Zinc is a cofactor for collagen formation and metabolizes protein as well as assists in immune function. The usual dietary reference intake is around 11mg of elemental zinc per day. The usual dose we give to patients is 220mg of zinc sulfate, which equates to 50mg of elemental zinc. We need to be careful with zinc supplementation, however, because megadoses of zinc may actually cause a copper deficiency and may inhibit healing. Before giving megadoses, the recommendation is to determine whether a zinc deficiency is actually present, and then dose accordingly.

Antioxidants and Micronutrients

Micronutrients, including vitamins C, E, and A, play a role in PI healing and are key components of a healthy diet. Look for these nutrients in the supplements you are offering because they are essential and will help in wound healing; however, bear in mind that there is no evidence to support macrodoses of micronutrients. So, the "old" 500mg vitamin C once or twice daily order for short-term use may be beneficial, but overall it may have limited value in wound healing.

But Beware…

Adequate nutrition and the use of supplements are necessary components of maintaining health and promoting wound healing, but they should be undertaken based on evidence and research. Sometimes, in looking at charts, the facility appears to be "throwing" supplements and vitamins at patients, almost exposing a desperation when wounds are not responding to current treatment. Be sure you are not guilty of this and in the process are potentially overlooking other necessary interventions or causes. Next Up Continue with the NPIAP guidelines!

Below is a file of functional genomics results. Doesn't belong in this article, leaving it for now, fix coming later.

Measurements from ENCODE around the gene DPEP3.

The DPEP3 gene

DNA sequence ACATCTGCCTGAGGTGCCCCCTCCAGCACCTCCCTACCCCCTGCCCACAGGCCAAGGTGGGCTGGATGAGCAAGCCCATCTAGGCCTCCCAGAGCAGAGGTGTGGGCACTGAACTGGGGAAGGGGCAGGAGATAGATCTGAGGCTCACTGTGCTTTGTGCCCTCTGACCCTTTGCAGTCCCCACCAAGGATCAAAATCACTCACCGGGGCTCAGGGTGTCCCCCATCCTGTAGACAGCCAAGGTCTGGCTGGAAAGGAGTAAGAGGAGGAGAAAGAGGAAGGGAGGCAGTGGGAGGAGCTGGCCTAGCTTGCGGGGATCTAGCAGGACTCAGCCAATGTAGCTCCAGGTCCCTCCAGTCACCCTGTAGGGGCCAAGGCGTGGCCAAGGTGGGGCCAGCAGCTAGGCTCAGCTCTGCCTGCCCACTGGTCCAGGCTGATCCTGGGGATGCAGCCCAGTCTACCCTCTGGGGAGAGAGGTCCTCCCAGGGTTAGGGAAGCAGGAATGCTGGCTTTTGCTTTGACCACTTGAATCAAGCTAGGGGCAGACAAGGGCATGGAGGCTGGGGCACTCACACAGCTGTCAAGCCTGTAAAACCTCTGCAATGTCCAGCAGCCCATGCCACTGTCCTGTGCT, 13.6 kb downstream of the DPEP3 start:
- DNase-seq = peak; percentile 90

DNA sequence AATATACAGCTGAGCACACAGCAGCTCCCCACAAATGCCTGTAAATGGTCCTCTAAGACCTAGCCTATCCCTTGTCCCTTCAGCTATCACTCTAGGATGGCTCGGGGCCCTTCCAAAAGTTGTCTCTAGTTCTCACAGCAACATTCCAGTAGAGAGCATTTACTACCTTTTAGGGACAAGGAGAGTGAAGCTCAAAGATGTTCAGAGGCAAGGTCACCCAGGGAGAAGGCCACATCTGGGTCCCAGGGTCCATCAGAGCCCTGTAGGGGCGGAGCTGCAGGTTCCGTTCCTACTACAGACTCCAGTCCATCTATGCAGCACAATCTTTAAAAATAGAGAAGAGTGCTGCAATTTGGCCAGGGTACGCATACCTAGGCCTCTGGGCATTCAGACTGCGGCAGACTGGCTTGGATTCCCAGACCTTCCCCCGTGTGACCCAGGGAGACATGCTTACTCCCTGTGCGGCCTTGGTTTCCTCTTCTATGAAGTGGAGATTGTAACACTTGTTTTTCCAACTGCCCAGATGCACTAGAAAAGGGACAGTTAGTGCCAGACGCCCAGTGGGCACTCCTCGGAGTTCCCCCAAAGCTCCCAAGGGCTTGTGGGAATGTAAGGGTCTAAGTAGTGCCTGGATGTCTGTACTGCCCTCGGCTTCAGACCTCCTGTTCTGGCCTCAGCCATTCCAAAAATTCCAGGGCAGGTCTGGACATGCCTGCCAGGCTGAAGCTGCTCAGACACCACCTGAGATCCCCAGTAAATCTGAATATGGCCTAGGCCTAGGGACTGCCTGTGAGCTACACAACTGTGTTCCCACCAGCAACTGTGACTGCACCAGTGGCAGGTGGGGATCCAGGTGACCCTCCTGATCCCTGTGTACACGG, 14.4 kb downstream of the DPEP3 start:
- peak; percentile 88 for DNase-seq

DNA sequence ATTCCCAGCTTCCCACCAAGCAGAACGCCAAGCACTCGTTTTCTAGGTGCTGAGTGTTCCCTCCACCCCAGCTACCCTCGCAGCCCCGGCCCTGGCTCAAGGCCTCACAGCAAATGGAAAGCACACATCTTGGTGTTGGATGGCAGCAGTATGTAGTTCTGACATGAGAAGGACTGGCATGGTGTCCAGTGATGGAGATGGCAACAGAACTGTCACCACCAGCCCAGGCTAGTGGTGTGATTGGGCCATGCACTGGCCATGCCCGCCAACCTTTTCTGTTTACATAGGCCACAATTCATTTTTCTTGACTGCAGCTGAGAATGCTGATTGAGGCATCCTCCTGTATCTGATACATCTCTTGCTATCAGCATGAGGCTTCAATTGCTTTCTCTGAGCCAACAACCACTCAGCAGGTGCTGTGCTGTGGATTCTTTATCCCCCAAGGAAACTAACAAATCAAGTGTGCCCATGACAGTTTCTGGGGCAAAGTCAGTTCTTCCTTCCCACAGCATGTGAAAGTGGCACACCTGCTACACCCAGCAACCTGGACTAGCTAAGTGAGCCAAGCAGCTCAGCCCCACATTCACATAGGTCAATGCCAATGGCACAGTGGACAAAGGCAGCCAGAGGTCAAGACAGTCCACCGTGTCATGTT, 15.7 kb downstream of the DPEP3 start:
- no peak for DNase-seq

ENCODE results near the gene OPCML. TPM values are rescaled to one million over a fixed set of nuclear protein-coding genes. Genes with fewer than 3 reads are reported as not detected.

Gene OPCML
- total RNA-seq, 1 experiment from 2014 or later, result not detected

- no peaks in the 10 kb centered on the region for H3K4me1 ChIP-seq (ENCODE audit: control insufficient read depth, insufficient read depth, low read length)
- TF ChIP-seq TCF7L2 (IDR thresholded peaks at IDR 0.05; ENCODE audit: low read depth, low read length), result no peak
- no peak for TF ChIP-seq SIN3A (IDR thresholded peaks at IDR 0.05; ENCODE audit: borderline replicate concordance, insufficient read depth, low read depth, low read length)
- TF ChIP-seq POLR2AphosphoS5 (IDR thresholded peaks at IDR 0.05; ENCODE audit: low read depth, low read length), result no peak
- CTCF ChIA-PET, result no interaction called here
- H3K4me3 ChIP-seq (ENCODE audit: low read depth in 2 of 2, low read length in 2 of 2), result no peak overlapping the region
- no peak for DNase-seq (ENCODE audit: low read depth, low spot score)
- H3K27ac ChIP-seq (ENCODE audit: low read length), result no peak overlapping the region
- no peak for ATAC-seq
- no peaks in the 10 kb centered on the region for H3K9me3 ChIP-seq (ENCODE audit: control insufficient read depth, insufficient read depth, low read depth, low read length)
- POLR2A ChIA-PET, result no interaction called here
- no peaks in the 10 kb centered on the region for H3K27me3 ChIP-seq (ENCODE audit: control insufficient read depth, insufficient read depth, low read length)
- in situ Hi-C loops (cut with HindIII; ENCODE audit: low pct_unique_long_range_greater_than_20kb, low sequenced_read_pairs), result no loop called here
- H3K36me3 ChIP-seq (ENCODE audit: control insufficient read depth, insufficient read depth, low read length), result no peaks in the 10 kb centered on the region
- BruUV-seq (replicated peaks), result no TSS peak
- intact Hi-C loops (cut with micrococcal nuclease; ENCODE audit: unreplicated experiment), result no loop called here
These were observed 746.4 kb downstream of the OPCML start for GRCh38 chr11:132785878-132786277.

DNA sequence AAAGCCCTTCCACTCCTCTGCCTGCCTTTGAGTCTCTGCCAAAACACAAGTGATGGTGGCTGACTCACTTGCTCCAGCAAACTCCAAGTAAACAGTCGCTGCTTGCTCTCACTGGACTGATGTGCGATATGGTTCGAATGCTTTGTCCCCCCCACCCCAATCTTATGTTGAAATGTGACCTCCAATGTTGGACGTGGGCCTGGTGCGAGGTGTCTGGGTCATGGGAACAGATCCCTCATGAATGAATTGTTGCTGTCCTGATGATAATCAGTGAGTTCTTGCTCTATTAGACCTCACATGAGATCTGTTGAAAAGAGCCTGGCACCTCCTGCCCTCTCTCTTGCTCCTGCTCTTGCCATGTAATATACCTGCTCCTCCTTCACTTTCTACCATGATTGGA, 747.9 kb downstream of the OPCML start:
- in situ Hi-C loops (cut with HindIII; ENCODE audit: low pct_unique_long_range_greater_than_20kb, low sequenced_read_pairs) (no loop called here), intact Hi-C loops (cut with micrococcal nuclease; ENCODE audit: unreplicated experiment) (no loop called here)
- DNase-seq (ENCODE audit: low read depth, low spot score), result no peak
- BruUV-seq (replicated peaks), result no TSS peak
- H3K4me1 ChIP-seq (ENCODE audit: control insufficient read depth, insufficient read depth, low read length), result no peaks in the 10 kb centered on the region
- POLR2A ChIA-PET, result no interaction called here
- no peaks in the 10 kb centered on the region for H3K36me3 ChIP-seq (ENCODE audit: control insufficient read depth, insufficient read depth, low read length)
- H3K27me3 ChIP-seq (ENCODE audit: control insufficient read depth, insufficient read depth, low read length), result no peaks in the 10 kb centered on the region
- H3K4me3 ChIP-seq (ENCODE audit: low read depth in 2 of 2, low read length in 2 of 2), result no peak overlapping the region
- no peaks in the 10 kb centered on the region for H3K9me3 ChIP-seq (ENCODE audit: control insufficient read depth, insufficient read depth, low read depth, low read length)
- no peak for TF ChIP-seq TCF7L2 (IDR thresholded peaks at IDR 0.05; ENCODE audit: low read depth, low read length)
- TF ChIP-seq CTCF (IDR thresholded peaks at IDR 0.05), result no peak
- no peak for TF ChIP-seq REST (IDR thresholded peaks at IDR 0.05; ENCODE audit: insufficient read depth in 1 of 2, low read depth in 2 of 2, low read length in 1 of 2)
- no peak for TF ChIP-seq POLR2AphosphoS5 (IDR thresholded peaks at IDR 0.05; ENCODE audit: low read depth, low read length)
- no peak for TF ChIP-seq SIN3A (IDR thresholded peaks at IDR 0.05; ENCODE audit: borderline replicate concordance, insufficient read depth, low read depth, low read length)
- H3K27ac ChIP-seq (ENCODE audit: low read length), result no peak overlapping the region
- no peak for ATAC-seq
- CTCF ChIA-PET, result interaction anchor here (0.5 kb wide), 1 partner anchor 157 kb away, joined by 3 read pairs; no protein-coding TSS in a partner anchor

1. White J. Consensus statement: Academy of Nutrition and Dietetics and American Society for Parenteral and Enteral Nutrition: characteristics recommended for the identification and documentation of adult malnutrition. JPEN J Parenter Enteral Nutr. 2012;36(3):275-283.
  2. National Pressure Injury Advisory Panel. Prevention and treatment of pressure ulcers/injuries: clinical practice guideline. 2019. Accessed August 20, 2020.
  3. Cereda E, Klersy C, Serioli M, Crespi A, D'Andrea F; OligoElement Sore Trial Study Group. A nutritional formula enriched with arginine, zinc, and antioxidants for the healing of pressure ulcers: a randomized trial. Ann Intern Med. 2015;162(3):167-174.
  4. Van Anholt RD, Sobotka L, Meijer EP, et al. Specific nutritional support accelerates pressure ulcer healing and reduces wound intensity in non-malnourished patients. Nutrition. 2010;26(9):867-872.
  5. Trans Tasman Dietetic Wound Care Group. Evidence based practice guidelines for the dietetic management of adults with pressure injuries. Accessed August 20, 2020.
  6. Vikstedt T, Suominen MH, Joki A, Muurinen S, Soini H, Pitkälä KH. Nutritional status, energy, protein, and micronutrient intake of older service house residents. J Am Med Dir Assoc. 2011;12(6):302-307.

About the Author

Heidi H. Cross, MSN, RN, FNP-BC, CWON, is a certified Wound and Ostomy Nurse in Syracuse, NY. She has extensive experience caring for wound and ostomy patients in acute care as well as in long term care facilities. Currently, she is employed by CNY Surgical Physicians consulting for nursing homes in the Syracuse area, and has served as an expert witness for plaintiff and defense attorneys. 

The views and opinions expressed in this blog are solely those of the author, and do not represent the views of WoundSource, HMP Global, its affiliates, or subsidiary companies.